Jamie Eason's Post-Pregnancy Trainer: Nutrition Overview - Bodybuilding.com

Post-pregnancy nutrition doesn’t have to be complicated. Focus on making healthy choices and leave the calorie-counting for another time. Jamie can show you how!

See Jamie’s Full Feature: http://bbcom.me/1DpJhKm

When your baby is still just a few weeks old, you may not feel up to much physical activity aside from caring for your newborn and maybe some walking. But you can definitely take some steps toward eating a balanced diet.

To help you make the most of your time in this trainer, I’ve outlined some simple strategies you can use to add some predictability to your eating during a crazy time. I’ll talk about the old “eating for two” myth, and outline a nutritional approach to help you feel your best and work your way back to fitness.

Giving birth is hard on the body. It takes time, rest, and plenty of calories to recover. And if you’re breastfeeding, there’s extra demand being placed on your body for milk production. When a mom is breastfeeding, she needs additional calories, protein, and other nutrients to both maintain her body and provide protein in breast milk for her baby. On average, a nursing mother needs about 35% more protein a day than a non-nursing mother.

If a nursing mother doesn’t eat animal products, she may need extra vitamin B12 as well. Other crucial nutrients that new mothers sometimes find themselves deficient in include iron, calcium, and vitamins C and D. Eating a balanced diet of fruits, vegetables, protein, whole grains, and dairy product should be adequate to ensure that a nursing mom gets all that she needs. But stay in dialogue with your doctor to make sure you’re avoiding any deficiencies.

That may sound like a lot to keep in mind, but post-pregnancy rehabilitation expert Dr. Sheila Dugan says you can stay on top of the game by keeping these principles in mind:

Prioritize protein at every meal
Eat whole foods more often than highly processed ones
Prioritize nutrients and macronutrients more than calories
Plan ahead
Surround yourself with what you know are good foods.
Better planning, better food, better health. That sounds a lot more approachable, doesn’t it?

I knew that once my baby was born, I wouldn’t have much time for cooking. So my goal while pregnant was to cook in bulk and freeze individual portions so I’d have healthy meals ready and waiting after we brought the baby home. It was a lifesaver!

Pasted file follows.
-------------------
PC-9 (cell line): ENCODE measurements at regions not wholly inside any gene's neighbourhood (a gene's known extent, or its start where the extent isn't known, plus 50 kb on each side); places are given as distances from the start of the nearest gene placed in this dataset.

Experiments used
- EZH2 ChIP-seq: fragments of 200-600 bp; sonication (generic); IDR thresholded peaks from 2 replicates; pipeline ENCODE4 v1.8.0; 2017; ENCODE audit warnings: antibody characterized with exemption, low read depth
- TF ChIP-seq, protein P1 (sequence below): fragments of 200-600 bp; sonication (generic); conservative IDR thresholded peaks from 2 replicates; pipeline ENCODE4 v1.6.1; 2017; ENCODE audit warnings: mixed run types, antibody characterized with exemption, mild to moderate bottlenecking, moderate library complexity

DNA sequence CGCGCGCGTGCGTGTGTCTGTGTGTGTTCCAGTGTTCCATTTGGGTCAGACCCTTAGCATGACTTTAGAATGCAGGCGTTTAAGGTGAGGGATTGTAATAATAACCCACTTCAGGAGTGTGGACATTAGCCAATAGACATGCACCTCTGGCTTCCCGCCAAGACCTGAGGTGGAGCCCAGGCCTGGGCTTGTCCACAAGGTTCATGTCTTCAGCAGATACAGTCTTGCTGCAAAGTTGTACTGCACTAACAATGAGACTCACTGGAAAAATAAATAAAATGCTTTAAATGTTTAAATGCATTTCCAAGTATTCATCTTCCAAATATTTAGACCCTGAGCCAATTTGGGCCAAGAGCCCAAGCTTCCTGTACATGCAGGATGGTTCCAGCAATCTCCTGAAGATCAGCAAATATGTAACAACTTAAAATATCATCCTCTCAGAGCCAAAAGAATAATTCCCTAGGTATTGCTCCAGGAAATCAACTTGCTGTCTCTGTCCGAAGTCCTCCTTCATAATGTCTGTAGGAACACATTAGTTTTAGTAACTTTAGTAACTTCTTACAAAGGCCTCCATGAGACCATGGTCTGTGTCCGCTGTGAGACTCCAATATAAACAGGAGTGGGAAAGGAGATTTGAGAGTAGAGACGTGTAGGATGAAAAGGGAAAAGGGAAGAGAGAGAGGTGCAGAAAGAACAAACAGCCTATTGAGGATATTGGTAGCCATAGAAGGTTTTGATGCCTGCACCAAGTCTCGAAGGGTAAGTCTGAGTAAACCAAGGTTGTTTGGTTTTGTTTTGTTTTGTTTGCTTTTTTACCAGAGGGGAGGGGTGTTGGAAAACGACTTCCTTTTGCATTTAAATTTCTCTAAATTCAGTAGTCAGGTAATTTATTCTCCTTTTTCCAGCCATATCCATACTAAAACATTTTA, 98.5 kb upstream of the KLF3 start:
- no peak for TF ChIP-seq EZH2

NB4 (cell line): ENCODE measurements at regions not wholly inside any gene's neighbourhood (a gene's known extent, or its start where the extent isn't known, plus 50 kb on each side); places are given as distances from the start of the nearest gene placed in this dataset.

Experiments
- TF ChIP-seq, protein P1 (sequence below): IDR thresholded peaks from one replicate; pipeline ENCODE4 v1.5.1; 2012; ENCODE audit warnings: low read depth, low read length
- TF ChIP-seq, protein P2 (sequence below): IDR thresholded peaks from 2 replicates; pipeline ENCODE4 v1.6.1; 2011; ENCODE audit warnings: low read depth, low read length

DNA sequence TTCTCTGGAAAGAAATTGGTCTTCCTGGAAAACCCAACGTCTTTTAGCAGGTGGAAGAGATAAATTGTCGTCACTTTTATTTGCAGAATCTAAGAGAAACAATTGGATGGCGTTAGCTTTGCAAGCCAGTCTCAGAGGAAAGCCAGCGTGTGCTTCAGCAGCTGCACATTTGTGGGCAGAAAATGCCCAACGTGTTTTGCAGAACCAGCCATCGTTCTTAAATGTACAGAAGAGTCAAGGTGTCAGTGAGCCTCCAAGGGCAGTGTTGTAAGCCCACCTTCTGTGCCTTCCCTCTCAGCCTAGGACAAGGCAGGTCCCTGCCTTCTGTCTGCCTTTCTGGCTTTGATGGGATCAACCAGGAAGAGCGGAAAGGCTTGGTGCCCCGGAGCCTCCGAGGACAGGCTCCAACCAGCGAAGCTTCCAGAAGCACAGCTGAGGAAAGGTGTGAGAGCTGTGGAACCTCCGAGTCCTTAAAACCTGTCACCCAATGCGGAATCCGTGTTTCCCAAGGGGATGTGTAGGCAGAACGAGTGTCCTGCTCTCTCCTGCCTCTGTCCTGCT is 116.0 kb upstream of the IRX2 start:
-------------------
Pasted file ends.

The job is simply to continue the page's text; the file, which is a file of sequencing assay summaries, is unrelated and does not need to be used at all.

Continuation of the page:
Of course, meal prep doesn’t sound like much fun if you’ve never done it before. But here’s the key: Don’t let it sneak up on you. Pick one day a week—preferably on the weekend—and assemble your team and your supplies. You can knock out a week’s worth of dinners in a single afternoon.

Heading into the store when you’re exhausted and in a hurry to get home to your baby is a guaranteed way of forgetting what you need and grabbing lots of stuff you don’t want. Instead, have several of your favorite healthy meal recipes printed out and ready to go, so when you go to the store, you’ll be sure to get exactly what you need.

You may take this approach out of necessity at first, but that could change. Once you get into my training plan and start to see your body change, don’t be surprised if you stick with it—because it works!

When you were pregnant, you probably heard the old saying about “eating for two.” Unfortunately, this isn’t quite true. During pregnancy, your caloric intake only needs to increase by around 300 calories a day—although it can sure feel like more than that when you’re having a craving!

So what about after pregnancy? The general guideline is that you need to take in an additional 200-500 calories more than normal to support milk production. Here’s a calculator to help you determine what that number looks like for you.

If you aren’t breastfeeding, Dr. Dugan advises, you can get back to your regular pre-pregnancy calorie count once you’re done healing from the birth and pregnancy. However, once you start training more intensely, consider raising your calories by about 500 per day, as well as increasing protein intake to around a gram of protein per kilogram (2.2 pounds) of body weight.

But bear in mind, these numbers are only guidelines. If you feel hungry, eat more—especially while you’re breastfeeding. I did! This isn’t the time to count every calorie. The goal instead should be to make every calorie count. Try to eat the most nutritious foods possible at all opportunities.

Nutrition can be intimidating for a lot of people, especially during a time as hectic as post-pregnancy. But with the steps I’ve outlined here and the information on this page, you can start yourself and your child off on the right path toward a fit future.

Before you start the plan, go watch the other videos in the series. After that, you’ll be ready to get to work and start your transformation. Let’s make it happen!

0 0 votes
Article Rating
Notify of
Inline Feedbacks
View all comments

Copyright © 2015 FitVids.tv. All rights reserved.
Would love your thoughts, please comment.x